Niger, Areva, China, Imouraren, and SDS

I’ve been following the launch of the Nigerien government’s $2.5 billion, five-year “Strategy for Development and Security” (SDS). As part of that story I’ve been wondering how the program, which partly aims to address political and economic grievances in the northern part of Niger, will interact with private firms that work in resource extraction, namely in uranium mining and oil drilling. On the one hand, the funding sources for SDS remain partly unclear, and the government may hope to use revenues from resource extraction to fund the program. On the other hand, some firms have themselves been the targets of popular anger and protests, meaning SDS’ administrators could face choices about whether to push for reforms or find alternative ways to reduce anger.

One part of the story that I originally missed is that the Nigerien government has begun voicing some dissatisfaction with French-owned uranium mining giant Areva. Reuters:

Niger warned French nuclear giant Areva on [October 11] against any further delays to its Imouraren uranium mining project, saying it could not support a company that is unable to meet its commitments.

The mine is meant to boost Niger’s uranium output by 5,000 and make it the world’s second-largest exporter of the nuclear fuel, but the planned startup of production was delayed to 2013 or 2014 from 2012 after seven Areva workers were kidnapped in Niger’s north two years ago.

Construction work has also been hampered by labour disputes that triggered strikes earlier this year.

[...]

[Mines Minister Omar Hamidou Tchiana] did not specify what action Niger might take against Areva if it failed to live up to the government’s expectations.

Areva’s official webpage for Imouraren is here, and a map of its location is here.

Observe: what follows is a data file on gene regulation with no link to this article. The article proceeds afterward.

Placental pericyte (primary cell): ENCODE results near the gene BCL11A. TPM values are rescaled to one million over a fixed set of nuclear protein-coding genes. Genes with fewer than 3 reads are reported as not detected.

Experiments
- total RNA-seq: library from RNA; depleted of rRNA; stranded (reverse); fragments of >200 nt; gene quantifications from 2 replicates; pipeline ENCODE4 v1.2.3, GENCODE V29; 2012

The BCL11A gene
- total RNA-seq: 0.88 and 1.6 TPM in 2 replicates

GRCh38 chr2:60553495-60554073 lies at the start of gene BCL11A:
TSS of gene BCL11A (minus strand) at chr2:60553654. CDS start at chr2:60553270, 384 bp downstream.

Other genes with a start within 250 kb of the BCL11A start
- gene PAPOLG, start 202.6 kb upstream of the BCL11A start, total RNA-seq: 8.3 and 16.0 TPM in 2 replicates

Much is at stake. Al Qarra (French) wrote yesterday,

Last week, rumors mentioned the resale of Areva’s stake to a Chinese enterprise, behind the back of Nigerien authorities. Despite the French firm’s denial, the Nigerien government seized this opportunity to denounce the firm’s practices. In the authorities’ sights: the economic benefits of the Imouraren site. The government desires more of the benefits for the population, at the same time that it demands that production begins earlier.

The rumors about a sale to a Chinese firm are apparently true. China Daily reported on October 26 that Areva, which currently has a 57% stake in Imouraren (with the Nigerien government holding a 43% stake), is “expected to reach agreement soon on the sale of a 13 percent stake in [Imouraren] to China Guangdong Nuclear Power Holding Co Ltd.”

We will see whether the sale goes through, and whether the Nigerien government is able to pressure its fellow stakeholders into opening the mine sooner and re-configuring how its profits are shared out. And then we will see what consequences all of this has for SDS and for political stability in the north. In any case the struggles surrounding Imouraren are a reminder of the complicated intersections between resource extraction and politics in Niger.

More on Security and Development in Niger

Last week I wrote about Niger’s new $2.5 billion, five-year program (“SDS”) for security and development in its northern regions. Yesterday I went up at World Politics Review with a piece that looks more closely at SDS and also discusses past (and hopefully future) efforts at security and development in northern Mali.

There are two additional points worth making here:

First, to amplify what I said in the article, it is unclear where much of SDS’ budget will come from. Niger’s government may hope that profits from uranium and oil will help fund SDS. Yet these industries are themselves partly the cause of dissatisfaction in some communities in Niger. This dissatisfaction has taken the form of strikes at uranium mines and, this week, a strike by fuel truck drivers.

Witnesses in Zinder, where the refinery is located, said there were hundreds of trucks parked around the town in observance of the strike call.

Niger inaugurated the 20,000 barrel-per-day Soraz refinery in November 2011 hoping it would make Niger fuel self-sufficient and bring down prices.

But the refinery, 60 percent owned by Chinese state oil company CNPC and 40 percent by Niger, has been plagued by problems, including violent demonstrations by protesters complaining that fuel remains unaffordable.

Zinder (map) is, of course, in southern Niger, but the Zinder Region is one of six targeted by SDS.* Major uranium mines also lie within the targeted regions. If Niger’s government does not address complaints about working conditions, revenue flows, and other problems in the uranium and oil industries, those complaints may undermine the program’s overall goal of reducing grievances in the north and elsewhere.